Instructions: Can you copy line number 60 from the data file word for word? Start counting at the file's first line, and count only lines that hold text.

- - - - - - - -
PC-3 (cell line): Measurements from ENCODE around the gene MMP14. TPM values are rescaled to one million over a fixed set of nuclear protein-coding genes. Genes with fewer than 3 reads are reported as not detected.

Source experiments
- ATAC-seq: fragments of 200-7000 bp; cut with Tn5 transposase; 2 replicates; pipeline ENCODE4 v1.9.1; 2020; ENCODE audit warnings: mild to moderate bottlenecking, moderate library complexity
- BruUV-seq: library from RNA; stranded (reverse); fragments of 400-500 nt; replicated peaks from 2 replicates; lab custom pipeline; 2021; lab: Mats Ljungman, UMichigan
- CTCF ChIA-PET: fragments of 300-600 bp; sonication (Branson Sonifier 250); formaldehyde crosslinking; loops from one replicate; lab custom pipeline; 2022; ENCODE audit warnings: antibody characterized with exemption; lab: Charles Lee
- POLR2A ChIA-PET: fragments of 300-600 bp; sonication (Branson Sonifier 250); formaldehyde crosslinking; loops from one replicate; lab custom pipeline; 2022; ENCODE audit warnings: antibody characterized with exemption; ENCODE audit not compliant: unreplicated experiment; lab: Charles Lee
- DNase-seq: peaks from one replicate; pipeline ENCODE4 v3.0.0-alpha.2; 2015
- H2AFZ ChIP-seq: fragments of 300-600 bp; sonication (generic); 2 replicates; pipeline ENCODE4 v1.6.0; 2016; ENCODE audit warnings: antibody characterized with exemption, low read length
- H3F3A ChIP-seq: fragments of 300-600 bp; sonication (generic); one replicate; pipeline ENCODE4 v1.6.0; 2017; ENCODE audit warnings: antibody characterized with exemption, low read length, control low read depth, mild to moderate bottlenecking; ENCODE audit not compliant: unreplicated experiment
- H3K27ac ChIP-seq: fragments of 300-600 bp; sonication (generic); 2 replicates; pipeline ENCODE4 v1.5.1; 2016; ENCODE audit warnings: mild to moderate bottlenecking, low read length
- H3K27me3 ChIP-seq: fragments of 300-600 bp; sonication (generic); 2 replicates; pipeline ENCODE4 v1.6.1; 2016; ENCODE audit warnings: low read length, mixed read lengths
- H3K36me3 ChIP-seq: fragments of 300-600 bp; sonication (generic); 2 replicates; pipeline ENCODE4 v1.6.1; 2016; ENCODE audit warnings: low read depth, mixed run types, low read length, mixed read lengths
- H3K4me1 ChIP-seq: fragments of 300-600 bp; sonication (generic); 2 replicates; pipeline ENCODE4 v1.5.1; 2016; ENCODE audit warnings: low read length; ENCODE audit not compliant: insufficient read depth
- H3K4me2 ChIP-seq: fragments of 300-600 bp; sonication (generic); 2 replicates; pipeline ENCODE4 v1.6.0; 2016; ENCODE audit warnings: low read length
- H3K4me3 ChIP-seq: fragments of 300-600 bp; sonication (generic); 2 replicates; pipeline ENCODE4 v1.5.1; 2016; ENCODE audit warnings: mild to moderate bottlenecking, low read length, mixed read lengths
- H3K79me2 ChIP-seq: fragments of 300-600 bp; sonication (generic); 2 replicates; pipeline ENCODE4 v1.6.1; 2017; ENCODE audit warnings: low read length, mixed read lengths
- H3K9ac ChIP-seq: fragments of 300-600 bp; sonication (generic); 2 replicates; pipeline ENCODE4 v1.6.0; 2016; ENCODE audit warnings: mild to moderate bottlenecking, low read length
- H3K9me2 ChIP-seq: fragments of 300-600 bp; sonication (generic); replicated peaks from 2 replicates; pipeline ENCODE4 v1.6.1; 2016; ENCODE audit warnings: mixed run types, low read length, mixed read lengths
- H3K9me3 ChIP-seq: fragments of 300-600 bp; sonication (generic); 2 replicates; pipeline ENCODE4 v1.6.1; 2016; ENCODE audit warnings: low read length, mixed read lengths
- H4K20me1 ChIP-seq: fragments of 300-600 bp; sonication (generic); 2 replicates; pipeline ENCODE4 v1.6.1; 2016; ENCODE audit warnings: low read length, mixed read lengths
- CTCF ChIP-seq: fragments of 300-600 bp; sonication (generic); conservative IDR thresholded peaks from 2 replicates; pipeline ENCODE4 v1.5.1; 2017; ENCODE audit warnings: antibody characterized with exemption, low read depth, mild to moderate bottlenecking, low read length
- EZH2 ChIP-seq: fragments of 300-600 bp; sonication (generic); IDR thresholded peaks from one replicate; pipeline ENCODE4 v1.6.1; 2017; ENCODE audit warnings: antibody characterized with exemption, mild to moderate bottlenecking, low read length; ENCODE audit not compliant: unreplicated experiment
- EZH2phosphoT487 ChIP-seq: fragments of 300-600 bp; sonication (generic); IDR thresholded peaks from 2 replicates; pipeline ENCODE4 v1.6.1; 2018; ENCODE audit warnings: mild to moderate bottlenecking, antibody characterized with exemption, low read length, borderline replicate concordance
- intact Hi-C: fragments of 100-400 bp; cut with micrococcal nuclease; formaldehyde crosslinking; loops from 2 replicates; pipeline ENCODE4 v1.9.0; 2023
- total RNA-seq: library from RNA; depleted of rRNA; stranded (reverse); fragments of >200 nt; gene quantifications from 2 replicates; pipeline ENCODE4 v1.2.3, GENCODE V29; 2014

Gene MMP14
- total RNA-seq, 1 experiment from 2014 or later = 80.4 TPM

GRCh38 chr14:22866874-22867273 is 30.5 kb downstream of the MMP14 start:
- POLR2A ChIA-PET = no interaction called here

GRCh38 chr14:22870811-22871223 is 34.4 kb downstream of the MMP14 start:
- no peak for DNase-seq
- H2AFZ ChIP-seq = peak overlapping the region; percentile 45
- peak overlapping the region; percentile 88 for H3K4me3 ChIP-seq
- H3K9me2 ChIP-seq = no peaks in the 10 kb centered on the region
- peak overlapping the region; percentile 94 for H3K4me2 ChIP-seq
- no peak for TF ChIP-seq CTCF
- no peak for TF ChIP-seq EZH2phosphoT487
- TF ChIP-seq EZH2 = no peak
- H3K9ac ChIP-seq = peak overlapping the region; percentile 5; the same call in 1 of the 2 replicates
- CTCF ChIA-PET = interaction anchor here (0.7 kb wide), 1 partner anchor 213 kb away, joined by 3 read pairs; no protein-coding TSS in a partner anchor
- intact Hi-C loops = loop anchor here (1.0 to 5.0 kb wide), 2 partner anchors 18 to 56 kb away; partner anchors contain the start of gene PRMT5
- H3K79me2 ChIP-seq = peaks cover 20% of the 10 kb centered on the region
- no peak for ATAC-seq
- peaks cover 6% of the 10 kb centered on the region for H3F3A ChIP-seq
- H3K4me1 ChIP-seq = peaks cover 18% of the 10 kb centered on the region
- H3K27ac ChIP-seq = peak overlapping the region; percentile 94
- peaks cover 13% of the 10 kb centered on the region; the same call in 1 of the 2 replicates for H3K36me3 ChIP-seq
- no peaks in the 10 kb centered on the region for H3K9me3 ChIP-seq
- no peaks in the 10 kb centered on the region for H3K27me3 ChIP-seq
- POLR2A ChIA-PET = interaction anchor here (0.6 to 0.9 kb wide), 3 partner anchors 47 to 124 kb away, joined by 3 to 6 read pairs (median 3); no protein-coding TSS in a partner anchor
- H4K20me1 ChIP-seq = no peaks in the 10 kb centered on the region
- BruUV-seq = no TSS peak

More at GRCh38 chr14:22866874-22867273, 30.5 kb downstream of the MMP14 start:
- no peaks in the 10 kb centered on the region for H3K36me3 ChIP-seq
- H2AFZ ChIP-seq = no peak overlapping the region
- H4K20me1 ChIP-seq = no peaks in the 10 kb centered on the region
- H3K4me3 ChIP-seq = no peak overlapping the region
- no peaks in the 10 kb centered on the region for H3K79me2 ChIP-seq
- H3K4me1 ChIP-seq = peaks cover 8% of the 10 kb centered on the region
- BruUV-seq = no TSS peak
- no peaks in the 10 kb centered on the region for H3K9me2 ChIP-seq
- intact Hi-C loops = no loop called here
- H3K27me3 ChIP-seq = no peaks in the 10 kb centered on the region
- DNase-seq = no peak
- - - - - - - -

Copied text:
- BruUV-seq = no TSS peak